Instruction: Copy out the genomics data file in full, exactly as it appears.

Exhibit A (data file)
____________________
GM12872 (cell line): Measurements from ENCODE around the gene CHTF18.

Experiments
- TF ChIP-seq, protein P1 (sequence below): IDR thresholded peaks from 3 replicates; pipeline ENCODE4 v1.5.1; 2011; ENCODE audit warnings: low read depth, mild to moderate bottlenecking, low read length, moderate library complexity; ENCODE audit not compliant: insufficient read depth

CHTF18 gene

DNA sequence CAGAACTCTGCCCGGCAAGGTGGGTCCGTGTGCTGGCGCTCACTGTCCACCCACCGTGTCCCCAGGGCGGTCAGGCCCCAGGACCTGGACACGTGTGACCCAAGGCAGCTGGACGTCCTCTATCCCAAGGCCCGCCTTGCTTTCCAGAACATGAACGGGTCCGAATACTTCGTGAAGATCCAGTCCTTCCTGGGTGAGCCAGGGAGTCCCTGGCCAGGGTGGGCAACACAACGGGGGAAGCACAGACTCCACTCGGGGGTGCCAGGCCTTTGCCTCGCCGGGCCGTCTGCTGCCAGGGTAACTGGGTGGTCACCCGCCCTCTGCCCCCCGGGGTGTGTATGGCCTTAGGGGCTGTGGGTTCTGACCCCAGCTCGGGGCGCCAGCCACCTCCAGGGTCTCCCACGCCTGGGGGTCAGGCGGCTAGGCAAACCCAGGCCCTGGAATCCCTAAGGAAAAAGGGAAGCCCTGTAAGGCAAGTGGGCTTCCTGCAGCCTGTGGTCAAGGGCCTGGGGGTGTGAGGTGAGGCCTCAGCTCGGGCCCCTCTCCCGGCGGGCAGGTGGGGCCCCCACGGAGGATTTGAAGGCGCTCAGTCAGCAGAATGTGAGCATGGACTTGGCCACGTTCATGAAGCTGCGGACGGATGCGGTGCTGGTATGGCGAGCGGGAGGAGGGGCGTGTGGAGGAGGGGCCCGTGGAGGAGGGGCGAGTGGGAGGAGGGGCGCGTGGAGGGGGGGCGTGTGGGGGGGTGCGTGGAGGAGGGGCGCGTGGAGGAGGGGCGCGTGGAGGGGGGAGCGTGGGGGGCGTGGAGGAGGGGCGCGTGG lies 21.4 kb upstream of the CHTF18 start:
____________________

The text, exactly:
GM12872 (cell line): Measurements from ENCODE around the gene CHTF18.

Experiments
- TF ChIP-seq, protein P1 (sequence below): IDR thresholded peaks from 3 replicates; pipeline ENCODE4 v1.5.1; 2011; ENCODE audit warnings: low read depth, mild to moderate bottlenecking, low read length, moderate library complexity; ENCODE audit not compliant: insufficient read depth

CHTF18 gene

DNA sequence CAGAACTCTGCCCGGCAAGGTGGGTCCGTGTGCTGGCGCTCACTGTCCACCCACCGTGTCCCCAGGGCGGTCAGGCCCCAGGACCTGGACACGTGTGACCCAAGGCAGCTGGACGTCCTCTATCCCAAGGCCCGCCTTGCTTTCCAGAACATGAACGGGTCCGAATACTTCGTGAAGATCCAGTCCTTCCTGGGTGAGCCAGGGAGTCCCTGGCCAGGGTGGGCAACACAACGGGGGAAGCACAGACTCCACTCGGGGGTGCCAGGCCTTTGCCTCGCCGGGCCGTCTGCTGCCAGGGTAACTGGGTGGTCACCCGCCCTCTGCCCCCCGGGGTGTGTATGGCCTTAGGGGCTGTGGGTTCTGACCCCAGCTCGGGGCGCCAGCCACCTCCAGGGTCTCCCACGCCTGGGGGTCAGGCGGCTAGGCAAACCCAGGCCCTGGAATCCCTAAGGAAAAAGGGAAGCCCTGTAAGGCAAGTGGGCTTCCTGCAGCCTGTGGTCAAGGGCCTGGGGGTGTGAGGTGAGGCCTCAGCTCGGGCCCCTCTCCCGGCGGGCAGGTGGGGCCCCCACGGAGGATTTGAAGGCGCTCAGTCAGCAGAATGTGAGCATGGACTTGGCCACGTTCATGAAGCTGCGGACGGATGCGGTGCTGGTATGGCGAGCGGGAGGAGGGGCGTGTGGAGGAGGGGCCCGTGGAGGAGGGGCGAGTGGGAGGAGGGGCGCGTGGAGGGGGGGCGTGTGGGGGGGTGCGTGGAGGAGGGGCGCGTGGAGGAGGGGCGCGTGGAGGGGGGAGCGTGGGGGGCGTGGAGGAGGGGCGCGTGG lies 21.4 kb upstream of the CHTF18 start: